Column | Dec. 2
Last week, the 2013 USG elections were held over a three-day period, with the results announced over Thanksgiving break. Although many newly elected and reelected USG officers walked away with well-earned victories, the lackluster voter turnout is a disappointing sign of Princeton students’ apathy toward the USG. Based on the reported vote counts, just over 1,900 students — much fewer than half of the total undergraduate student body, which numbers over 5,000 — voted in this year’s elections. In last year’s USG presidential election, just under 2,300 students voted, including fewer than 500 seniors — a slightly better figure, but still a pitifully low percentage of the overall undergraduate population. This isn’t just a result of increased apathy among upperclassmen; in this year’s freshman class council elections, only 677 freshmen out of a class of 1,291 students voted. Any American citizen is used to the phenomenon of low voter turnout — even in our presidential elections, the turnout is rarely over 60 percent — but we Princeton students are supposed to be more politically informed than the average person, more aware of the need to participate in the political processes that directly affect us.
The USG is supposed to be a central part of campus activities and a unified voice that can effectively communicate with the administration for undergraduate students. The officers do an admirable job of attempting to maintain transparency and stay in touch with their constituency — everything from informal “office hours” to open meetings — but attendance at these initiatives is relatively low and the USG still faces a negative image of ineffectiveness on campus, as newly reelected president Shawon Jackson ’15 acknowledged during the candidates’ debate two weeks ago. Some skeptics view any kind of politics with a jaded eye and like to bring up personal benefits — financial or otherwise — as politicians’ main motivation to run for office, but USG officers don’t really receive any tangible benefits in return for their time and effort besides a line or two on their resumes. Serving as a USG officer is a volunteer job, yet the candidates still take campaigning seriously, going door-to-door and spending countless hours promoting themselves and their platforms before the elections. Many abstaining voters do not like or prefer any of the available candidates, and so they choose not to vote at all. This can be an understandable choice for an individual, but when the majority of a population chooses not to vote, we cannot really know what the outcome of an election should be. Although Jackson won by a large majority, and we can assume he would have won had every student cast a vote, we don’t know this for sure. It is possible that 60 percent of the student body does not like either Jackson or Zach Ogle ’15, but the more likely conclusion is that these students simply do not care and are uninformed about the USG elections — a sad truth when the USG is our main channel for actually turning complaints into changes. Some students might choose not to vote because they believe the USG does not have the influence to make any real changes happen on campus. However, we cannot ever expect it to be influential if we continue to hold this kind of self-perpetuating sentiment — complaining about unsatisfactory facets of undergraduate life while viewing the USG as ineffective definitely won’t result in any of the changes we want.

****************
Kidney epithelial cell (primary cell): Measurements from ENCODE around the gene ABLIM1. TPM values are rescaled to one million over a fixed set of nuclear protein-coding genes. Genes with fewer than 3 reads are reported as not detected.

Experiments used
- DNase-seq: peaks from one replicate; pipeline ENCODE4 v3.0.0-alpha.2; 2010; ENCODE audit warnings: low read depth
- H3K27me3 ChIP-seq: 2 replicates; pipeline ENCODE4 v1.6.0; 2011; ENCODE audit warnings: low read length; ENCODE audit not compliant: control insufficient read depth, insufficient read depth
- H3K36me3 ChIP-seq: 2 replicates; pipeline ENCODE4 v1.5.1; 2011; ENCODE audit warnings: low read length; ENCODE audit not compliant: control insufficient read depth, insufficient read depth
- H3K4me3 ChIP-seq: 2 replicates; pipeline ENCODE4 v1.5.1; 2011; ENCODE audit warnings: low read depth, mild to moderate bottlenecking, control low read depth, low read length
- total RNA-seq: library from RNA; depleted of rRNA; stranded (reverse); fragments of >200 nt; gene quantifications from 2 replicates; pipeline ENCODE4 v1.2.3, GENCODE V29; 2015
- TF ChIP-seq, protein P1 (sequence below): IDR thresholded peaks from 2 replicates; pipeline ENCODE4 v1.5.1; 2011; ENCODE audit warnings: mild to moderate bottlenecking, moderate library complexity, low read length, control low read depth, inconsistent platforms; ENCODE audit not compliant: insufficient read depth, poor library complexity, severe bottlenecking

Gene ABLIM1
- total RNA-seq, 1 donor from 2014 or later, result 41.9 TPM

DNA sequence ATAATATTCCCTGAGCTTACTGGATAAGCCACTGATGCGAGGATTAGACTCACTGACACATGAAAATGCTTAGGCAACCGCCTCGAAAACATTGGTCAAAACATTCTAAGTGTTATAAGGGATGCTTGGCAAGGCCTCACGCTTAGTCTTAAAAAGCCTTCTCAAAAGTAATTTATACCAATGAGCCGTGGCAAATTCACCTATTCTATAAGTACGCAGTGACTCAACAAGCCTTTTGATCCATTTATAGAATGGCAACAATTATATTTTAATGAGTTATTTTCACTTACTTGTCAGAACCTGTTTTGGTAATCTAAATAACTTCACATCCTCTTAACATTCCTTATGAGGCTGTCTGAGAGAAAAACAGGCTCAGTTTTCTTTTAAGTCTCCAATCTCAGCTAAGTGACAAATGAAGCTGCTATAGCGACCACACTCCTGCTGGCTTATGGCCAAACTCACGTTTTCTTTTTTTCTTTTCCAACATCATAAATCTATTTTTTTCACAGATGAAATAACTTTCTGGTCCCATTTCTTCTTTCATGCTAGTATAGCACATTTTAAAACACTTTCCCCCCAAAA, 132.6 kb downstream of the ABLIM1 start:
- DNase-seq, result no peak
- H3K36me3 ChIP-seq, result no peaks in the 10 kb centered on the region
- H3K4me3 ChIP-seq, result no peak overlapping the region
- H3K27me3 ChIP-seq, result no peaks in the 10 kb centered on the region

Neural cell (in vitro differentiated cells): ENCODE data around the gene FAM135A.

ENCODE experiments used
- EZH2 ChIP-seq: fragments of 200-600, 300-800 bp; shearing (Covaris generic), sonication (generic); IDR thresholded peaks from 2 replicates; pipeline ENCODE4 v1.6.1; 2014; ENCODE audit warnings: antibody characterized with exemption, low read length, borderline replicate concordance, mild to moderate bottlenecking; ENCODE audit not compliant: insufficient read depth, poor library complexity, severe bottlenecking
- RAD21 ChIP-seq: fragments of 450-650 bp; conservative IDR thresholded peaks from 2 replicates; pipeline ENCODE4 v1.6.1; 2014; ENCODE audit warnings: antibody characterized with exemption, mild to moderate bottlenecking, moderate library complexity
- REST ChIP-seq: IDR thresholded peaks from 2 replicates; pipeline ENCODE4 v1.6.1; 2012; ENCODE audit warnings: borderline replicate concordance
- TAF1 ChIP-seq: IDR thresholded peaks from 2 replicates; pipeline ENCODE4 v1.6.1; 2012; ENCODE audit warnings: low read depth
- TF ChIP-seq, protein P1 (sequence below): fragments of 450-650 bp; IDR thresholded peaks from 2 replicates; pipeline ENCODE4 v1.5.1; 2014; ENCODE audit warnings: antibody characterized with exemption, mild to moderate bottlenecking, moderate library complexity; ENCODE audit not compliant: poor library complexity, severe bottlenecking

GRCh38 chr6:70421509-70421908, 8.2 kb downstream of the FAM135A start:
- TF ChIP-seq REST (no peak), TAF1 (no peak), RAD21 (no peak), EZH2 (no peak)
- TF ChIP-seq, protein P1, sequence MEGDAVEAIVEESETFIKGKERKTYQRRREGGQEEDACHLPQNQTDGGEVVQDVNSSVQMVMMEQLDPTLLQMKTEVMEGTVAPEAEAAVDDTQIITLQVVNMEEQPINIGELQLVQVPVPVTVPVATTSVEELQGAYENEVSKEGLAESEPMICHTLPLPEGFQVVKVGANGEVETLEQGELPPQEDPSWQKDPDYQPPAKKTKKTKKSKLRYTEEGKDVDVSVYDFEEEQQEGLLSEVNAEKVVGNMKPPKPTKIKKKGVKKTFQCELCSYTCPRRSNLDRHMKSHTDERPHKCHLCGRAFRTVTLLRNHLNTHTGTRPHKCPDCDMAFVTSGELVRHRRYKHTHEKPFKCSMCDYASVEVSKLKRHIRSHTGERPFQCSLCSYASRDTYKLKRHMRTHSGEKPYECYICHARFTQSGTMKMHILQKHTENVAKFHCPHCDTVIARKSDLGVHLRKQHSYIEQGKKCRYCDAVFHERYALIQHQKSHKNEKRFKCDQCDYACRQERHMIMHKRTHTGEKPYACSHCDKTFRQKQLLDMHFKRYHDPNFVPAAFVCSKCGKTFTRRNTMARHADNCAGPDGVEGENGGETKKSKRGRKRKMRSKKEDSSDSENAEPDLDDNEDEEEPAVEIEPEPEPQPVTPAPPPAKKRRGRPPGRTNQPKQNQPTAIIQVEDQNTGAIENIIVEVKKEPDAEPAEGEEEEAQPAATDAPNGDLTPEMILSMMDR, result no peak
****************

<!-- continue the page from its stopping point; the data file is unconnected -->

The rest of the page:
There really is no reason not to vote in the USG elections. The ballots are cast online and take only a few minutes to complete, with repeated email notifications sent out to remind students to vote. The candidates’ statements are all available online as well, and the candidates themselves are very accessible through the various channels set up by the USG. On top of that, most of the candidates do a hefty amount of door-to-door campaigning, along with other tasks such as putting up posters and handing out flyers. Moreover, this issue is not limited to Princeton — despite our reputation as a politically uninvolved campus, we are not the only school that tends to overlook its own campus politics. Harvard’s undergraduate student government elections were held a few weeks before ours, and the “joke ticket” won by a small but sizeable margin of 200 students out of about 3,200 total voters — also fewer than half of the total undergraduate student body — but the newly elected president and vice president immediately resigned from their positions, and a new election will be held to determine the new ones soon. Perhaps this time, the student body will realize that a small group of motivated pranksters can actually swing an election the wrong way — imagine if Stephen Colbert had actually been elected president last year. Harvard will surely learn from this fiasco, and Princeton and other schools should take note. Hopefully, we will never elect any joke candidates, but maybe that’s the kind of shock we need in order to start caring about our USG.
Spencer Shen is a sophomore from Houston, Texas. He can be reached at firstname.lastname@example.org.